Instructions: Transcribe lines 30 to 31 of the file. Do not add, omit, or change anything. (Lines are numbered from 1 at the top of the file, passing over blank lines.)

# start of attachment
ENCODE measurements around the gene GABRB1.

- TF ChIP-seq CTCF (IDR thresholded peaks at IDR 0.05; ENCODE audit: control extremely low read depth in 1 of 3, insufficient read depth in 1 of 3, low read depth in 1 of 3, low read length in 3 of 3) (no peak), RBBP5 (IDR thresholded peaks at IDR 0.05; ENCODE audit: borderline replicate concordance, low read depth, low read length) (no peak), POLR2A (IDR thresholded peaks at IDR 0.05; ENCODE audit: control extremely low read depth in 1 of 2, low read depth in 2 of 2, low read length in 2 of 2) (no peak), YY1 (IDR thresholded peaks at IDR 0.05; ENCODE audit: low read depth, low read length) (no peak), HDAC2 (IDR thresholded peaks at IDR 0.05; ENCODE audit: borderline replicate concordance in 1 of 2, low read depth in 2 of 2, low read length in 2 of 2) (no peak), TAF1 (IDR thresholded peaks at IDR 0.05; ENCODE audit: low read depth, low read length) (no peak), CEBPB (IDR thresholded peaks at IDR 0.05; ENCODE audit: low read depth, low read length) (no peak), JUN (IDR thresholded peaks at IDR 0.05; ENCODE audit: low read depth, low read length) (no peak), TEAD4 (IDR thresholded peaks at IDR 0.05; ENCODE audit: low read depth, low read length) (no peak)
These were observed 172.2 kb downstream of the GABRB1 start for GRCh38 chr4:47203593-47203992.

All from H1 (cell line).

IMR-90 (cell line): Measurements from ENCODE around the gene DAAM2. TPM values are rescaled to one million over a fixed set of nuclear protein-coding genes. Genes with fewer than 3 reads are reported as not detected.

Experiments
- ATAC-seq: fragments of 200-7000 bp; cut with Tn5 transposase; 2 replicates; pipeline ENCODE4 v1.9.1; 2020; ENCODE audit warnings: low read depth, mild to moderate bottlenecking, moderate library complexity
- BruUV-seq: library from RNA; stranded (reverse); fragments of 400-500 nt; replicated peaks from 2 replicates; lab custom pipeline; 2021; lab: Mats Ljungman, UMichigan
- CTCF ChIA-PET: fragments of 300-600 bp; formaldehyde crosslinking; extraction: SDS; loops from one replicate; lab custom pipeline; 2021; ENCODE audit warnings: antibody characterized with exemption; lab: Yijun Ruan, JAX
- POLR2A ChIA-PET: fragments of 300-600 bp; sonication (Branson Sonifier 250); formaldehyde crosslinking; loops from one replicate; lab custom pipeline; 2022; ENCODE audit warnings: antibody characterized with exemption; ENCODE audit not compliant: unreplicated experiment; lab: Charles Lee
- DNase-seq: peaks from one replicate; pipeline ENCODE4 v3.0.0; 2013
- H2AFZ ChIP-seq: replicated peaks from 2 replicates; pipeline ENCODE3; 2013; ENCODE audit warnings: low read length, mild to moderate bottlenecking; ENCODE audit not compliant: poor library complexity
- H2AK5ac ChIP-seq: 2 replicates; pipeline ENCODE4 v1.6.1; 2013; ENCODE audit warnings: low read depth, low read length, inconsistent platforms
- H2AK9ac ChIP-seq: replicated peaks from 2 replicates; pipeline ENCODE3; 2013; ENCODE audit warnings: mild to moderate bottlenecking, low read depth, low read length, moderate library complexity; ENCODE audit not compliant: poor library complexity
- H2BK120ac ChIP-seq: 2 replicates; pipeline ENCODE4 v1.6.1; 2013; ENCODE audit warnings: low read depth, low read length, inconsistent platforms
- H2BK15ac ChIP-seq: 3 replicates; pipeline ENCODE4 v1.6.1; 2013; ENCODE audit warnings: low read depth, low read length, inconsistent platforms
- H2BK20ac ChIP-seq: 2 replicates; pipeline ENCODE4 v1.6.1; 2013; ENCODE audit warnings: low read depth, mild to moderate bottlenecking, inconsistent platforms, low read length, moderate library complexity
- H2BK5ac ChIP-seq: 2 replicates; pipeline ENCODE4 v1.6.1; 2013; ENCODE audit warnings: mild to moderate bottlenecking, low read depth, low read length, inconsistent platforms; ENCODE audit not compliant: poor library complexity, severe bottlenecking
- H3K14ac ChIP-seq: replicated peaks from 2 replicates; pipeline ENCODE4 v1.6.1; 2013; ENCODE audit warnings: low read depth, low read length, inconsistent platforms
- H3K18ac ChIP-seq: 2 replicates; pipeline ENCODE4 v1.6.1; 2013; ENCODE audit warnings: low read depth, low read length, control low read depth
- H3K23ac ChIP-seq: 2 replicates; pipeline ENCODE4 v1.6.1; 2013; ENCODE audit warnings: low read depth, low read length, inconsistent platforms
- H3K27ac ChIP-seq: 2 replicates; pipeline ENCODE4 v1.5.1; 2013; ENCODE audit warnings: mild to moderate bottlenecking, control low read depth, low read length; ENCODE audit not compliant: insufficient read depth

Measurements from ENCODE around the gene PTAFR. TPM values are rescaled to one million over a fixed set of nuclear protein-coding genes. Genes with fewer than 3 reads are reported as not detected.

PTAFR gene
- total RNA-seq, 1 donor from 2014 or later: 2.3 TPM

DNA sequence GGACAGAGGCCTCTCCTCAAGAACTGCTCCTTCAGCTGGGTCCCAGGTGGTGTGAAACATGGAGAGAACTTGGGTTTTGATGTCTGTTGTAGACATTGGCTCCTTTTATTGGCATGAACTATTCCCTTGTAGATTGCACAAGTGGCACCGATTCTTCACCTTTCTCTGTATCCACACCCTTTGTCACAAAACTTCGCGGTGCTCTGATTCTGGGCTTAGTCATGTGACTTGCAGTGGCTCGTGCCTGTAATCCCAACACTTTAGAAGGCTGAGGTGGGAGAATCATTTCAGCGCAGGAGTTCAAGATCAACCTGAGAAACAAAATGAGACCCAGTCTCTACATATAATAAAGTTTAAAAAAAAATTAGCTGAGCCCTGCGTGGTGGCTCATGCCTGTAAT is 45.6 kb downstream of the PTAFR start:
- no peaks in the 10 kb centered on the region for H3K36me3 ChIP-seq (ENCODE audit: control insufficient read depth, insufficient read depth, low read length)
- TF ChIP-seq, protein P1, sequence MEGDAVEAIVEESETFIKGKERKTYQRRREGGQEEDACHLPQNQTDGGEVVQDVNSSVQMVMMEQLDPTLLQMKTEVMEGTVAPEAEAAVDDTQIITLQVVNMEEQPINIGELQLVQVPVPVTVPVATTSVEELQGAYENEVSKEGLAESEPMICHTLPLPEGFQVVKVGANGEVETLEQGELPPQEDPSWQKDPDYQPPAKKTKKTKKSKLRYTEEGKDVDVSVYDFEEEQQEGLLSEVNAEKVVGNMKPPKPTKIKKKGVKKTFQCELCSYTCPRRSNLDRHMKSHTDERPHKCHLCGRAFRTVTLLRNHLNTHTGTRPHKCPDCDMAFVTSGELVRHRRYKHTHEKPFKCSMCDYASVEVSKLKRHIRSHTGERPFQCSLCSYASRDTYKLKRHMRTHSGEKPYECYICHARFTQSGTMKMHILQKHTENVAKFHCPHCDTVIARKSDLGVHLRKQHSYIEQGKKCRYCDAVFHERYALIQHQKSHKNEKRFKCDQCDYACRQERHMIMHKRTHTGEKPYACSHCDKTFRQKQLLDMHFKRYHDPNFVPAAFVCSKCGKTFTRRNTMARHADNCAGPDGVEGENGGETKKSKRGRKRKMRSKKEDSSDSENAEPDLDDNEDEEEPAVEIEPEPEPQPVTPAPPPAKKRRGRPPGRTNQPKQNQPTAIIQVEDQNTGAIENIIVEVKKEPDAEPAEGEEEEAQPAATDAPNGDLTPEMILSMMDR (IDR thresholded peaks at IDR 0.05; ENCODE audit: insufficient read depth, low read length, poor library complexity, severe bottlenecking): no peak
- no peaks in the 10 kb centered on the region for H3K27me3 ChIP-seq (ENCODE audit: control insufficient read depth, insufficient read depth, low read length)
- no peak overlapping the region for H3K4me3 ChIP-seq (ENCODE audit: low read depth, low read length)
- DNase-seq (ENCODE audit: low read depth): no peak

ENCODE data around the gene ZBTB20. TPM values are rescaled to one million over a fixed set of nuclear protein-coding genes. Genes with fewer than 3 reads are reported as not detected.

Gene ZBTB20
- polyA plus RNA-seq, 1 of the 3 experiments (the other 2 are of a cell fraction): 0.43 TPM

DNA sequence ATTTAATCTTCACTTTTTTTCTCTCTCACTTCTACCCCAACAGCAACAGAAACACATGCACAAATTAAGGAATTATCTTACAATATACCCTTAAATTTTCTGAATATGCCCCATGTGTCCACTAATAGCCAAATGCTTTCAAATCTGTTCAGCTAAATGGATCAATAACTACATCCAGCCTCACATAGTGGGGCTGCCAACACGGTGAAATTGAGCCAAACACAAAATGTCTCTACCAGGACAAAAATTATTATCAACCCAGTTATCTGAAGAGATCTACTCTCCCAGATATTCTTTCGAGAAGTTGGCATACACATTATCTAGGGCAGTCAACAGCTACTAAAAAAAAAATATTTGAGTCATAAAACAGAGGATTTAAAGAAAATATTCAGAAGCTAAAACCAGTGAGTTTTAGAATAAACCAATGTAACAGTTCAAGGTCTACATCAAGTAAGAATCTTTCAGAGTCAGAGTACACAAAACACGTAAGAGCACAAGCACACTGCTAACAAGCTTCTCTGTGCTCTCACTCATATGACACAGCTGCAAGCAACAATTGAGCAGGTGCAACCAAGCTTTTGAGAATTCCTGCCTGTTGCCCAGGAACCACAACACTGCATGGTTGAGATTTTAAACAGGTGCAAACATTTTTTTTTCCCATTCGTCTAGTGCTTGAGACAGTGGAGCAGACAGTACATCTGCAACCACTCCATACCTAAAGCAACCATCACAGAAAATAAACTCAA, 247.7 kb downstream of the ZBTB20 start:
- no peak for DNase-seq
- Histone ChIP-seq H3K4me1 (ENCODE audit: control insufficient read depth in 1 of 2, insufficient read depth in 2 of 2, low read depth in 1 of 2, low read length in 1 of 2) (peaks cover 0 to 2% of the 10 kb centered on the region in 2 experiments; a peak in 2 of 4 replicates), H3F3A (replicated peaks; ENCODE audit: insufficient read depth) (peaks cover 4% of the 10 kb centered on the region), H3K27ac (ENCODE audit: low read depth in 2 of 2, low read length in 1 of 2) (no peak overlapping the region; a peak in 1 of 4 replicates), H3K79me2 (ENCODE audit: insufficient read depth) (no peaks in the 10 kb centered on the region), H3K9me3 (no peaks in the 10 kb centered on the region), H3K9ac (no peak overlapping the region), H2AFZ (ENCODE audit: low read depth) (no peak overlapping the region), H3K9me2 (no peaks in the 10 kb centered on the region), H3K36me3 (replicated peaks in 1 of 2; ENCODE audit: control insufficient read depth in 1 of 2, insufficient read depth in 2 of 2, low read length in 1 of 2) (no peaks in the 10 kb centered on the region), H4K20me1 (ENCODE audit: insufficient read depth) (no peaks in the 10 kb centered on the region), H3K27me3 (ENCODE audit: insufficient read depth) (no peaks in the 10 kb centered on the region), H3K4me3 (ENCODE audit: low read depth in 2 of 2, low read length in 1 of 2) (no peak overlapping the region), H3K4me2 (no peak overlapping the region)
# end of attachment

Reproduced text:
- no peak overlapping the region for H3K4me3 ChIP-seq (ENCODE audit: low read depth, low read length)
- DNase-seq (ENCODE audit: low read depth): no peak